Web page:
Understanding Your Bankruptcy Papers
Nobody ever expects to come face to face with bankruptcy, but financial problems have a tendency to arise unexpectedly and spiral out of control. While some people can overcome their debt, others have no path forward without declaring bankruptcy. If you are one of the millions of Americans currently facing bankruptcy, you may fear that every noise outside is a process server coming to serve your court papers.
This may be especially true if your bankruptcy situation is different from the majority of cases seen each year. Most cases involve a defendant discharging debts that he or she cannot pay, but some people also become defendants in adversary proceedings. An adversary proceeding is a separate lawsuit filed within your bankruptcy case when a creditor or bankruptcy trustee files a complaint. A creditor might challenge your ability to discharge their debt, or a trustee might seek to regain property that you sold before your bankruptcy. These added complications can make the bankruptcy process even more miserable.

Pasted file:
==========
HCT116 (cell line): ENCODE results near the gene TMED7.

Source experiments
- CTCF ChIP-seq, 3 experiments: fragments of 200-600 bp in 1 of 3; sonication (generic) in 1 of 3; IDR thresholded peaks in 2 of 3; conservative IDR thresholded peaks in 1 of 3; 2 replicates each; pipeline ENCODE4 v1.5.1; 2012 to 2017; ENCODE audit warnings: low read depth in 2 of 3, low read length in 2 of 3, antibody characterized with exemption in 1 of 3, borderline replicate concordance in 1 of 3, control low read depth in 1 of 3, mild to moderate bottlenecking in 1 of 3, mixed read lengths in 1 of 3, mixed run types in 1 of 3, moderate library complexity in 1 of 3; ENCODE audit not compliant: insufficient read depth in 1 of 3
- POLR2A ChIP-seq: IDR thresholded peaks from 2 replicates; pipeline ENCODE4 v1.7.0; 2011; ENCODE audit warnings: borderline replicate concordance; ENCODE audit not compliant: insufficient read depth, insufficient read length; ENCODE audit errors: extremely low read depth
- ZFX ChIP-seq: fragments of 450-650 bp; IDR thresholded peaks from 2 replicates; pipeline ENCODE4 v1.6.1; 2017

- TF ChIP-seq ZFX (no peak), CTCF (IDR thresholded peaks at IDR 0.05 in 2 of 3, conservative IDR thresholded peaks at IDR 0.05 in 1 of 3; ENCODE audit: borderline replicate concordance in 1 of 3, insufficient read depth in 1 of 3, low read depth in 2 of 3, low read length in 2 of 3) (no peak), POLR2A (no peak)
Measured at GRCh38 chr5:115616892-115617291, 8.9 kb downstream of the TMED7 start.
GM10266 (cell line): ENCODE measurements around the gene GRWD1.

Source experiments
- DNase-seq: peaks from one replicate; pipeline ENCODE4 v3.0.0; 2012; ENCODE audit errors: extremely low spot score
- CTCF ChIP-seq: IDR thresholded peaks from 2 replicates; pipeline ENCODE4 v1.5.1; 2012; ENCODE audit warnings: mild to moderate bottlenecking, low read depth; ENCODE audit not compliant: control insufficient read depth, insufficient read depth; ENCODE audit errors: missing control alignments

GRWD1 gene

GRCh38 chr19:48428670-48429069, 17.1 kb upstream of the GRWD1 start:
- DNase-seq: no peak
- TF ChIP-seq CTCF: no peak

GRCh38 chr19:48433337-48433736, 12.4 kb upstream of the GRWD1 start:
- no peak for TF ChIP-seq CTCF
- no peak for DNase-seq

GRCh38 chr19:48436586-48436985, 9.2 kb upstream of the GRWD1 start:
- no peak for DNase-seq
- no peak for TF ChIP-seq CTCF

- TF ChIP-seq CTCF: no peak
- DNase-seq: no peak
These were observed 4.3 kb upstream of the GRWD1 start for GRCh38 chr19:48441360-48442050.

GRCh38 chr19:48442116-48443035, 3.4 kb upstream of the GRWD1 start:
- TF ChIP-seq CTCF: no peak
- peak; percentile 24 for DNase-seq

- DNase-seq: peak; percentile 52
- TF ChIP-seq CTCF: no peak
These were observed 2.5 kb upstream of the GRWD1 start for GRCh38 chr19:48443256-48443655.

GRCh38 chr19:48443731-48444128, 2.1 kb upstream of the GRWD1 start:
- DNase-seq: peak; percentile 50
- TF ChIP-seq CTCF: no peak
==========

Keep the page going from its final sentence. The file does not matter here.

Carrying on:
If anxiety over hearing the words “You’ve been served” has been keeping you away at night, you can relax. It’s actually common for bankruptcy defendants to receive their Summons and Complaint through First Class U.S. Mail. The Bankruptcy Rule 7004 makes this a rare privilege that isn’t granted to other legal issues. When you receive your Summons and Complaint in the mail, it is actually every bit as valid as if a process server handed it to you over the threshold of your front door.
However, don’t make the mistake of assuming that those papers are any less significant simply because they were not delivered in person. Bankruptcy proceedings, especially adversary proceedings, move quickly. You may only have 30 days from the issuance of your Summons to respond and get your affairs in order. Contact your attorney immediately if you’re not sure how to proceed.